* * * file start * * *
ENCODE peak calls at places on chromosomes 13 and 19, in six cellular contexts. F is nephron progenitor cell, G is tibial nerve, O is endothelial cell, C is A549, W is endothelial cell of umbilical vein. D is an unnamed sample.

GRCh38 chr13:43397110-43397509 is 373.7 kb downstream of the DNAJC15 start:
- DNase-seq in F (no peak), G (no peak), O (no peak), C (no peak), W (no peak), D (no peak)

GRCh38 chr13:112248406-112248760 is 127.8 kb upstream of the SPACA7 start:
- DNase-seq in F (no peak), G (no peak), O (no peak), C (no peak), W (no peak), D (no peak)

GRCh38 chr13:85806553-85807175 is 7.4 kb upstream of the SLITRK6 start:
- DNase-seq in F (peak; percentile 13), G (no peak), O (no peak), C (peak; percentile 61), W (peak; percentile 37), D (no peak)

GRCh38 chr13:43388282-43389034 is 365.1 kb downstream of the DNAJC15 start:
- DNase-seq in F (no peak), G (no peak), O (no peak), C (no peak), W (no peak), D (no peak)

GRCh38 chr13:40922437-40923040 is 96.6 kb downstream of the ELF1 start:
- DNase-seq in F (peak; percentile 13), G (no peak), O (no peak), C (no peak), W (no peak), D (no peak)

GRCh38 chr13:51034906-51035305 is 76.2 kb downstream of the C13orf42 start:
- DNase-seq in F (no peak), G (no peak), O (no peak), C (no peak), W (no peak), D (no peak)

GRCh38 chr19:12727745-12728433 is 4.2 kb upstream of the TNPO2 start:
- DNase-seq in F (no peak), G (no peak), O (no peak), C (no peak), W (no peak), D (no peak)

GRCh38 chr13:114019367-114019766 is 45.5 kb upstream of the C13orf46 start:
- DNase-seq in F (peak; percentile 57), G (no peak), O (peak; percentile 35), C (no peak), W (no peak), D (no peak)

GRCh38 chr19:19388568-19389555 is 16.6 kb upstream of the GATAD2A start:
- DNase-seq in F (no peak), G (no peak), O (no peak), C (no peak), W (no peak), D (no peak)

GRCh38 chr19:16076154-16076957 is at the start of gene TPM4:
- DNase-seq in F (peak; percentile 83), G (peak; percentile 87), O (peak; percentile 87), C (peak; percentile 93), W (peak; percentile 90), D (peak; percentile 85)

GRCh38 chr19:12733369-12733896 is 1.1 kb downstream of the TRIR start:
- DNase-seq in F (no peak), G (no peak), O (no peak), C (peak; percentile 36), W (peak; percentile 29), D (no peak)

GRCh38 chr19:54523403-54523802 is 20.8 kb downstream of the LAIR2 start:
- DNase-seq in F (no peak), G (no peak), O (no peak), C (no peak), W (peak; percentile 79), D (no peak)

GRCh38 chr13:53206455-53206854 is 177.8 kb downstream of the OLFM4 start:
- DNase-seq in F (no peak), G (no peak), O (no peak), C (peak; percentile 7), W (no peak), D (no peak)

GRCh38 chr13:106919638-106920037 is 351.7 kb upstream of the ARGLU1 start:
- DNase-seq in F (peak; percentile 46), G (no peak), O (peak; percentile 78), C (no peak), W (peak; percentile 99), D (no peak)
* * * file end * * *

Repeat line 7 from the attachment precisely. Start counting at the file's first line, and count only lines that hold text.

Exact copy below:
- DNase-seq in F (peak; percentile 13), G (no peak), O (no peak), C (peak; percentile 61), W (peak; percentile 37), D (no peak)